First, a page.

In a report on adult anaphylaxis cases at the Memphis clinic dating up to 2006, 59 percent were labeled as “idiopathic.” But in a report on 222 such patients from 2006 to 2018, Lieberman and his colleagues were able to reduce the rate of “undetermined” anaphylaxis cases to 34 percent, an impressive drop of 25 percentage points.
The big difference? Lieberman revealed in a case report presented at the 2018 AAAAI/WAO congress that his team was able to confirm alpha-gal or red meat allergy in a majority of those patients. The first study on this allergy was only published in 2009, but it is becoming an increasingly common allergy that’s getting better recognition.
The mechanism of alpha-gal allergy is unusual. It develops after a bite from a Lone Star tick (Amblyomma americanum) triggers a person’s immune system to begin producing IgE antibodies to alpha-gal, a sugar found in meat such as beef, lamb, venison and pork.
Tennessee is far from the only state affected. In previous reporting, Allergic Living has been told that alpha-gal allergy has effectively “taken over” the adult side of food allergy practices in Tennessee but also Virginia, North Carolina, Arkansas and Missouri. As the Lone Star tick roams farther north, many cases are now being reported in Ohio, New York, New Jersey and even Minnesota.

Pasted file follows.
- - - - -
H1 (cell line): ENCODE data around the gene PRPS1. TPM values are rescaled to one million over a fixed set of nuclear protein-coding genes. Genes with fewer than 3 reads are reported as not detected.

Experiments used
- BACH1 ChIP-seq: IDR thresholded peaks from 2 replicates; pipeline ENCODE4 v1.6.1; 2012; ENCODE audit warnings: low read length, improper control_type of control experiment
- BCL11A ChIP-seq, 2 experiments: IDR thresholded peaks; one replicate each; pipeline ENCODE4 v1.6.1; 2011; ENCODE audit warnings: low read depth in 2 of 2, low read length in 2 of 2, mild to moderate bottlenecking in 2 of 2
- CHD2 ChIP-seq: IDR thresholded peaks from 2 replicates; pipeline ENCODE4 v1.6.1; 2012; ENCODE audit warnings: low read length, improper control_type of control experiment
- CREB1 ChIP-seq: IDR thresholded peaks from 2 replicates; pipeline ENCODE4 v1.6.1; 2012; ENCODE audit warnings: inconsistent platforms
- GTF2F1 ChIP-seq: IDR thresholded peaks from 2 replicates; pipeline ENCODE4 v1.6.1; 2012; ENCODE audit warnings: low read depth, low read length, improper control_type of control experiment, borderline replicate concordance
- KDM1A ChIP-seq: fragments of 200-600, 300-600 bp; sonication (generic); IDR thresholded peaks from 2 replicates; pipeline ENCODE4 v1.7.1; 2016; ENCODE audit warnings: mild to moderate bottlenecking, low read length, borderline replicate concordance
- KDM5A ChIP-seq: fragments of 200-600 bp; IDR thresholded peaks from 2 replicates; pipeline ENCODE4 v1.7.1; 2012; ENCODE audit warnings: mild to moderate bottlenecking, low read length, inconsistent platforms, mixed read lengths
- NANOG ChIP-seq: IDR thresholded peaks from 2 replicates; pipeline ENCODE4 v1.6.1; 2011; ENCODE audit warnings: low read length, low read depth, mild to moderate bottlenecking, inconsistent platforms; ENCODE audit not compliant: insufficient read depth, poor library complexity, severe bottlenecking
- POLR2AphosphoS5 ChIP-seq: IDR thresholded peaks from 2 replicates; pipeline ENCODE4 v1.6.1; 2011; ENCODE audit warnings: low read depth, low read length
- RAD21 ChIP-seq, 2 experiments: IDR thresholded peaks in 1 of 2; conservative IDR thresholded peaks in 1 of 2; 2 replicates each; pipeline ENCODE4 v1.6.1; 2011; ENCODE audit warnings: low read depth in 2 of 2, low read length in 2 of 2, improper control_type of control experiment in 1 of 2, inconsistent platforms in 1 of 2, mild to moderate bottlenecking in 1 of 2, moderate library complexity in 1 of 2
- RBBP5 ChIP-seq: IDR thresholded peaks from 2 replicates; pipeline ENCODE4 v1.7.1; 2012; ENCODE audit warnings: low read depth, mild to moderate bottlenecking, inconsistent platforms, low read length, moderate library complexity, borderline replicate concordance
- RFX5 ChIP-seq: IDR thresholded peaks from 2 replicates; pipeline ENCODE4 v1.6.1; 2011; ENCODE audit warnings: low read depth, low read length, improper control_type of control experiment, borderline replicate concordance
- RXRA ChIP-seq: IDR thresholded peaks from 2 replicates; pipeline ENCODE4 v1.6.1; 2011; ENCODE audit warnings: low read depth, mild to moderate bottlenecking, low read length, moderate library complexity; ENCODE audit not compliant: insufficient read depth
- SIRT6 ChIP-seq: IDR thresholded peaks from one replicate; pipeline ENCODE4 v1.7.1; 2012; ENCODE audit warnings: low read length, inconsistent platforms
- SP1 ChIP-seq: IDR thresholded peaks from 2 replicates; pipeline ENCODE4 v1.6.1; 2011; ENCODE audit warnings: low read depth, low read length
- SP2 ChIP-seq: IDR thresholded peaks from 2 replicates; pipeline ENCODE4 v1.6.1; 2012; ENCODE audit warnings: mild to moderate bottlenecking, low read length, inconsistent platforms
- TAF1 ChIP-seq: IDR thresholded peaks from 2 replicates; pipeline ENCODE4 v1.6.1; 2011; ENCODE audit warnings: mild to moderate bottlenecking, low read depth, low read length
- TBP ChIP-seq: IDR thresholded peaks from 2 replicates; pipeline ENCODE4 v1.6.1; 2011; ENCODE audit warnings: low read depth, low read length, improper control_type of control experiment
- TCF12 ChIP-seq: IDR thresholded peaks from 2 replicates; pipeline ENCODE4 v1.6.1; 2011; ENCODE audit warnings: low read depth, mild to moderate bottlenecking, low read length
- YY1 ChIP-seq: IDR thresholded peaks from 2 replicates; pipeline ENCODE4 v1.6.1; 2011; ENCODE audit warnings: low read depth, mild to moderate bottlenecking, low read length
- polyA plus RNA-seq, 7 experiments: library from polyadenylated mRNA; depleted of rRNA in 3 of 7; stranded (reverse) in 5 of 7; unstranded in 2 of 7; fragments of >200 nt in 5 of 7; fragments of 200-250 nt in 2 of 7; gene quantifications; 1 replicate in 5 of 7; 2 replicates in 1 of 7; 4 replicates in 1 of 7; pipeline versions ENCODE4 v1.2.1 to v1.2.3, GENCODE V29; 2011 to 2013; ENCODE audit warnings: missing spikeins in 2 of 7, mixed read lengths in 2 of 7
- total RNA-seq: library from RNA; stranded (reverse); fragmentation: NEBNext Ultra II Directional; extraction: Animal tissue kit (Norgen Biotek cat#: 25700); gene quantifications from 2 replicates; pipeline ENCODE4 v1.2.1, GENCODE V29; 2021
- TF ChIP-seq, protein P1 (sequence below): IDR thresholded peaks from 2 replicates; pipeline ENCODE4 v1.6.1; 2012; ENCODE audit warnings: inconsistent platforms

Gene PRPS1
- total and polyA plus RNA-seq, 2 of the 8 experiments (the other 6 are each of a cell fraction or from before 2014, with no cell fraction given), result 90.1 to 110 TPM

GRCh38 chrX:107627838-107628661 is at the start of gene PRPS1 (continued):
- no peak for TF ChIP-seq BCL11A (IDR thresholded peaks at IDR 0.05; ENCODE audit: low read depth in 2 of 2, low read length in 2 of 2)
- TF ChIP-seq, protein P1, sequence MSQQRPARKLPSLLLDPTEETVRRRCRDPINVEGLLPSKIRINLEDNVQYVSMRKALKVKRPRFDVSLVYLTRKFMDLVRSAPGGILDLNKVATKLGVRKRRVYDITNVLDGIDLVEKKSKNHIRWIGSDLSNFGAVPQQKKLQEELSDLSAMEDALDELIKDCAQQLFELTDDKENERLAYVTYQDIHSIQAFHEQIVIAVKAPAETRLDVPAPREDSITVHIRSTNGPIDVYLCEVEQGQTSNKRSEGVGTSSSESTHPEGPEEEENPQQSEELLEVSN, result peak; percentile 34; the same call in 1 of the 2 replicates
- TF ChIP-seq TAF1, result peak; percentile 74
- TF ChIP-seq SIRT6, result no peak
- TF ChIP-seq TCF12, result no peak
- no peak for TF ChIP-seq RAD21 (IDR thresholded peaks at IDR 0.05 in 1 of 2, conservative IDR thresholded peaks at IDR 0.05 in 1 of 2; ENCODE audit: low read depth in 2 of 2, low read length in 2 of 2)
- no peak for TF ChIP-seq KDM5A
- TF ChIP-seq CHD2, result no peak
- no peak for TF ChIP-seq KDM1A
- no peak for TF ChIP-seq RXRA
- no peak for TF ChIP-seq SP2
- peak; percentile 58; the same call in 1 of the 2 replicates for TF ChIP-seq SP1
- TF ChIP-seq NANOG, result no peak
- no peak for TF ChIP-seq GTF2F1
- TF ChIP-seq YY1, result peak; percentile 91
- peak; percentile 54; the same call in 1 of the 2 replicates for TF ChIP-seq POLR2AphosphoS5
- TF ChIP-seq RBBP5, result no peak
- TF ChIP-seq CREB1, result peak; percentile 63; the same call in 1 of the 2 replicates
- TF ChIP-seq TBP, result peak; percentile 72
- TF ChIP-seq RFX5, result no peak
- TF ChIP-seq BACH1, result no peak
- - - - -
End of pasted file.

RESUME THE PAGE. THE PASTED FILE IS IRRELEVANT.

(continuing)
Lieberman says identifying alpa-gal as the culprit behind these idiopathic cases has been life-changing for his patients, some of whom were suffering “as many as 15 to 24 reactions, because we couldn’t tell them what to avoid.”
Complicating diagnosis is the fact that alpha-gal allergy symptoms are delayed in onset. A person with this allergy may eat dinner, go to bed and awaken five or six hours later with severe symptoms of anaphylaxis – and go to hospital, without connecting the dots to a meal consumed much earlier.